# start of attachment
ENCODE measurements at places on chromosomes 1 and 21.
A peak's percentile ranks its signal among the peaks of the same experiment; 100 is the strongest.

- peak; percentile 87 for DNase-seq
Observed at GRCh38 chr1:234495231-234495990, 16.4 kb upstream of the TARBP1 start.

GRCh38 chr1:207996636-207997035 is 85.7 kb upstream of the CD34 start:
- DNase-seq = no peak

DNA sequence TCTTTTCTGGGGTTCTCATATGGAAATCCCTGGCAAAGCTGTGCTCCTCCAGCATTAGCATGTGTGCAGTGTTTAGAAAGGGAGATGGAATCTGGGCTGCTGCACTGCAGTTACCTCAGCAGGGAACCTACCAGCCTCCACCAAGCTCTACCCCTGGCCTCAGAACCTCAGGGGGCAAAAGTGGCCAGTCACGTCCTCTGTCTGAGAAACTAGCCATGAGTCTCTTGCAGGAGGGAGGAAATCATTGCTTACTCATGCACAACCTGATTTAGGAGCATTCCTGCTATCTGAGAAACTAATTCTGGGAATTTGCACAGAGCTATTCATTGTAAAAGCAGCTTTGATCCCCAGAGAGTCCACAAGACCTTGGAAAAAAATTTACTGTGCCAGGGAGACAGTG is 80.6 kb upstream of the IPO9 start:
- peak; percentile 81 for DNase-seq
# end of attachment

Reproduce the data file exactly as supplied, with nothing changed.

ENCODE measurements at places on chromosomes 1 and 21.
A peak's percentile ranks its signal among the peaks of the same experiment; 100 is the strongest.

- peak; percentile 87 for DNase-seq
Observed at GRCh38 chr1:234495231-234495990, 16.4 kb upstream of the TARBP1 start.

GRCh38 chr1:207996636-207997035 is 85.7 kb upstream of the CD34 start:
- DNase-seq = no peak

DNA sequence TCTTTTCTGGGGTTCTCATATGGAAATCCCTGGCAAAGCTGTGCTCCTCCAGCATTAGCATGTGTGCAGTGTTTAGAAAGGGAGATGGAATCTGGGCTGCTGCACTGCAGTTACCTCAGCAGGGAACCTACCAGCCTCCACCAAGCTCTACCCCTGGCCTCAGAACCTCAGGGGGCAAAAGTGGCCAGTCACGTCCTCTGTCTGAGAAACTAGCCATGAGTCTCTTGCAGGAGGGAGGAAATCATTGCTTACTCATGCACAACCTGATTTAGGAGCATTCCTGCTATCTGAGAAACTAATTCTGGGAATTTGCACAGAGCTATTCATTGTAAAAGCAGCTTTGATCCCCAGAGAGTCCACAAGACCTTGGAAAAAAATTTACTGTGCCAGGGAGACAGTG is 80.6 kb upstream of the IPO9 start:
- peak; percentile 81 for DNase-seq